It wasn’t all that long ago that cervical cancer was the leading cause of cancer death for women throughout the United States. However, the number of cervical cancer diagnoses and the number of deaths have gone down significantly in recent decades. The primary reason for the decrease? The regular occurrence of Pap tests, which are a crucial component of finding any precancerous cells before they turn into cervical cancer.

What Is Cervical Cancer?

While cervical cancer can certainly affect women at any age, those who are 35 to 44 years old are the most at risk. It can occur when healthy cells in your cervix (the lower part of the uterus that connects to the vagina) change and become abnormal. If not caught early, it can form a cancerous mass and potentially spread to other parts of the body, including the vagina, bladder, rectum, liver, and lungs.

Cervical cancer in its early stages typically offers no symptoms, but when more advanced, it can lead to abnormal vaginal bleeding, such as after intercourse, between periods, or after menopause. Other signs of cervical cancer in its later stages, if left untreated, can include a watery, bloody vaginal discharge or unusual pelvic plain.

Risk Factors of Cervical Cancer

Most, though not all, cervical cancer cases are closely linked to various strains of the human papillomavirus (HPV), a sexually transmitted infection. While the body’s immune system often prevents HPV from causing any damage, the virus can occasionally survive for long periods of time, contributing to the process that can lead to cancer cells. Note that HPV is incredibly common, and most people with the infection will not develop cancer.

Your risk of acquiring HPV (and therefore cervical cancer) can increase when you have many sexual partners, engage in sexual activity at an early age, or are diagnosed with another sexually transmitted infection such as chlamydia, gonorrhea, and syphilis.

One of the safest and most effective ways you can protect against HPV (and therefore many HPV-related cancers) is to get vaccinated. According to the American College of Obstetricians and Gynecologists, the recommended age for HPV vaccination for girls and boys is 11 or 12 years old (or even as young as 9), ideally before becoming sexually active. Though approved for use in patients up to age 45, use of the vaccine in those aged 27–45 “should be the result of shared decision-making between patients and their physicians.”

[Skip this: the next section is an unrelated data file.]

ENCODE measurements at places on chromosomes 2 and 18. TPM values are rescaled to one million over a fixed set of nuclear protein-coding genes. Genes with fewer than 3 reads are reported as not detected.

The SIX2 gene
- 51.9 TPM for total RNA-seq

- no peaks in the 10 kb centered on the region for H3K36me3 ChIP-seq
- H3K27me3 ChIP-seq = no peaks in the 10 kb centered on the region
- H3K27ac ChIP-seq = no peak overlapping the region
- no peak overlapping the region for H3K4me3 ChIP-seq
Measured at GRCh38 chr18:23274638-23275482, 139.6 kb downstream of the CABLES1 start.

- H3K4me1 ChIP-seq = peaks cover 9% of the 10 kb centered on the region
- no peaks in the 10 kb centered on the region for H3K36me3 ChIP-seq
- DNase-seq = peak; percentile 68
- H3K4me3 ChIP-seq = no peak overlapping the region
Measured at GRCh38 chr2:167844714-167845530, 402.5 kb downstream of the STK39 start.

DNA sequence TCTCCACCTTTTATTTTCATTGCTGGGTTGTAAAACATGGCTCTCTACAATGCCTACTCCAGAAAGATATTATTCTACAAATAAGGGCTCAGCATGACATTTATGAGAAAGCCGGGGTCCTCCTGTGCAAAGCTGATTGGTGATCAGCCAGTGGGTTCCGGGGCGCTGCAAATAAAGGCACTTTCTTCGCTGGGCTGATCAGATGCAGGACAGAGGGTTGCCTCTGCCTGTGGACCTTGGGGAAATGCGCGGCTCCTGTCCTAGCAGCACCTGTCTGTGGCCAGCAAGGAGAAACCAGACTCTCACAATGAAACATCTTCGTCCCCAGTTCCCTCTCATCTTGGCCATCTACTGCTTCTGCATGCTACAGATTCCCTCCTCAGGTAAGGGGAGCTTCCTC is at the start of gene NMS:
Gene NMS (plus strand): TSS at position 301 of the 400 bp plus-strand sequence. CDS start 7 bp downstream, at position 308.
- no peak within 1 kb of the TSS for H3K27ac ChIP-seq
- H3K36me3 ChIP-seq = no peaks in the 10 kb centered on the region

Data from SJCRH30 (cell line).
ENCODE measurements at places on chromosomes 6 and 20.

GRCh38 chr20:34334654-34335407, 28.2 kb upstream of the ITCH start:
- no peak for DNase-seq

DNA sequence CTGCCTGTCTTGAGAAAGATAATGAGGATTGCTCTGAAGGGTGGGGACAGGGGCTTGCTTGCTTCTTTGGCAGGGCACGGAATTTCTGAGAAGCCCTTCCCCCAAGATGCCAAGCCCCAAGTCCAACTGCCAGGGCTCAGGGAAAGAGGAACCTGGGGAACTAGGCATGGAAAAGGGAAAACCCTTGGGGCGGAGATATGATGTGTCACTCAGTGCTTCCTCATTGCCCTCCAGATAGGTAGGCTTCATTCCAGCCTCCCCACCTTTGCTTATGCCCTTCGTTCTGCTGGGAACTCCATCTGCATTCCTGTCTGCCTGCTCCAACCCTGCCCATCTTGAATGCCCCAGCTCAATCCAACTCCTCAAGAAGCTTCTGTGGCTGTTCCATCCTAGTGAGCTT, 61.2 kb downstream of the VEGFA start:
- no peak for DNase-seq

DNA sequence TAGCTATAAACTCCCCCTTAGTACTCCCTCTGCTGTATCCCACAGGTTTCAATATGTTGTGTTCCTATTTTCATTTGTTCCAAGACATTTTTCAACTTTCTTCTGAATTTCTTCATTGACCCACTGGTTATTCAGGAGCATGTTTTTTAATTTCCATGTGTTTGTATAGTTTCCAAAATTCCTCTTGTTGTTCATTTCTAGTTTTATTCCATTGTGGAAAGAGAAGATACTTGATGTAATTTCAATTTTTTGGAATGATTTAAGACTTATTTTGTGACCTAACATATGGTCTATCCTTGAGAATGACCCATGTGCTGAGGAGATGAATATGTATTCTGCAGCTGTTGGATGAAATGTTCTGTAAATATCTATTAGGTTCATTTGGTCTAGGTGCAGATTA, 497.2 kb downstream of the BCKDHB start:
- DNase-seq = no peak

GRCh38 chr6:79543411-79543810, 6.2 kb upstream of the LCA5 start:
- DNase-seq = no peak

Other increased risk factors for cervical cancer may include having a weakened immune system, prolonged use of birth control pills (five or more years), having given birth to three or more children, and smoking.

How to Prevent Cervical Cancer

Want some good news? You’re in luck! Cervical cancer tends to grow slowly, so there’s often ample time to discover and treat it before it becomes cancerous and causes serious harm. Early detection is key! This consists of scheduling and attending regular screening appointments (known as Pap tests) that can catch abnormal cervical cells. If any mutations are present, they can be more closely monitored or treated in order to prevent a development of cancer. ACOG currently recommends that women aged 21–29 have a Pap test conducted every three years, and women aged 30–65 have a Pap test and an HPV test every five years. How often you should have a cervical cancer screening and which ones can further depend on your age and health history — speak with your OBGYN healthcare provider to determine the best course of action for you.

Contact Beaches OBGYN at (904) 241-9775 for more information or to schedule an appointment.